New breed of cycle warriors go digital by strapping on helmet-mounted cameras to take on dangerous drivers
But is filming other road users and posting footage online merely intrusive?
Ask any cyclist and they’ll be able tell you the story of a lorry-driving madman that nearly crushed them to death as it turned left across them.
Now though, a new breed of digital cycle warrior is strapping on helmet-mounted cameras and taking on dangerous drivers by uploading their footage online and passing incriminating videos to the police.
Thousands of clips on YouTube, captured on high-definition cameras costing less than £200, show drivers cutting up cyclists, running red lights and texting while driving. The most outrageous are disseminated around the cycling community, where they are clocking up hundreds of thousands of hits.
Martin Stanley, 28, a medical researcher from Leeds, started recording his trips to work after a close call with an aggressive driver overtaking him at speed: “Ninety-eight per cent of drivers and my journeys are totally normal, but I’ve had close shaves before, so recording my trips gives me cover if anything awful ever happened,” he said.
Other cyclists like Stephen Perrin, 31, from Birmingham, have captured more extreme situations on film. In April Mr Perrin, who has uploaded more than 150 clips to YouTube, was assaulted by a driver and caught it on camera. The incident was eventually resolved, but since then Mr Perrin has taken others to Birmingham Police. “The camera acts as deterrent to dangerous drivers, but it’s also there as evidence,” he said.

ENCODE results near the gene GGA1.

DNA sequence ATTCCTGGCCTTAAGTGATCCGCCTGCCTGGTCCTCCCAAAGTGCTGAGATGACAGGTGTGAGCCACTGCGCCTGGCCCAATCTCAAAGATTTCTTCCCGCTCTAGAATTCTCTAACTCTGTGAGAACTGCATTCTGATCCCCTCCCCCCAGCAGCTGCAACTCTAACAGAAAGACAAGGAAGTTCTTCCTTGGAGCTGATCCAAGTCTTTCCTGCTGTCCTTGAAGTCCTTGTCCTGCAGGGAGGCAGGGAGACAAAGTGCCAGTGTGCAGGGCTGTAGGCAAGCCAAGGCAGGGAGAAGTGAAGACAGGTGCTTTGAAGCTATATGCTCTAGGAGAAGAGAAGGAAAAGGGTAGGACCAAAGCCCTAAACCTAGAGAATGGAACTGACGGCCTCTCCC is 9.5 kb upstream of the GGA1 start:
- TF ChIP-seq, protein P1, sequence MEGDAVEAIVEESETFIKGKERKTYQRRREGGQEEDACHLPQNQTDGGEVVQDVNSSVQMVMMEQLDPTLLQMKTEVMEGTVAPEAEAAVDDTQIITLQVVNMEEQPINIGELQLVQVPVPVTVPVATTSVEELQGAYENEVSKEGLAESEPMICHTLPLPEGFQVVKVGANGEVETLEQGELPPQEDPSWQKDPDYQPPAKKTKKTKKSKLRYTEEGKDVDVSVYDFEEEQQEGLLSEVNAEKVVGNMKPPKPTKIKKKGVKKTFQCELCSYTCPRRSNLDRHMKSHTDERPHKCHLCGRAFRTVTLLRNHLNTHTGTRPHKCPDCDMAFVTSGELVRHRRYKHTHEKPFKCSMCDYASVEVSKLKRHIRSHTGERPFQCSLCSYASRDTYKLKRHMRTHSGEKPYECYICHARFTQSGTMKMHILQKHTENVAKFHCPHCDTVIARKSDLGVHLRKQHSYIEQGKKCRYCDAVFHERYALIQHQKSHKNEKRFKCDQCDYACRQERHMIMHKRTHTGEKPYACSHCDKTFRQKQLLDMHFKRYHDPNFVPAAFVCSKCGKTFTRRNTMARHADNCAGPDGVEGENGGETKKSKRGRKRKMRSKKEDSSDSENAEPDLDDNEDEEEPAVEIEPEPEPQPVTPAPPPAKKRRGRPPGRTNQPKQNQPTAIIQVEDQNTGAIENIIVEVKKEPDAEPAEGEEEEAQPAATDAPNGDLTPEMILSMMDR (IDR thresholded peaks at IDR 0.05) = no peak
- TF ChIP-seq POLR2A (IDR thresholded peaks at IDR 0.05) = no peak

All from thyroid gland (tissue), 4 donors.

But like many cyclists, Mr Perrin isn’t always happy with the response from officers: “The most they tend to do is warn the driver, which isn’t always good enough, and because I’ve published their numberplate on YouTube and caught myself swearing, I’ve been told I could be liable for a public order offence,” he said.
Nonetheless cycling organisations such as British Cycling have reported dozens of prosecutions resulting from video captured by helmet cameras. According to Jacqui Cullen, an associate at Shoosmiths Access Legal, which often represents cyclists, police action varies from one area to another. She said: “Sending a video doesn’t automatically mean police will prosecute – that depends on severity of the situation and many cases only results in a written warning, even cases of assault on cyclists.”
Figures on video complaints are difficult to gather, but both Halfords and Evans Cycles have reported a surge in the sale of helmet cameras in recent months, with sales of the market-leading Go Pro model more than doubling since last year in the case of the latter chain.
Parimal Kumar, 31, a software engineer who cycles from Walton-on-Thames in Surrey to central London every day, records all his journeys, but like many cyclists doesn’t upload his footage to YouTube. He admits it’s “quite invasive technology” and says he deletes it if he spots nothing dangerous.
Some argue that the camera-wearing trend proves that the existing system is not working. “It’s a sad state of affairs if road users feel that they need to record themselves and what’s happening on the roads around them,” said Edmund King, president of the AA. “Sadly traffic police numbers have dropped 20 per cent in recent years and we could really do with fewer cyclists with cameras and more cops with cameras on the road.”
British Cycling’s campaign manager Martin Key said: “This issue is symptomatic of a much wider problem. The fact that some people choose to wear a helmet camera when they commute by bike is a visible sign of a system that is not working – both in terms of the justice system failing to protect cyclists, and inadequate road infrastructure.”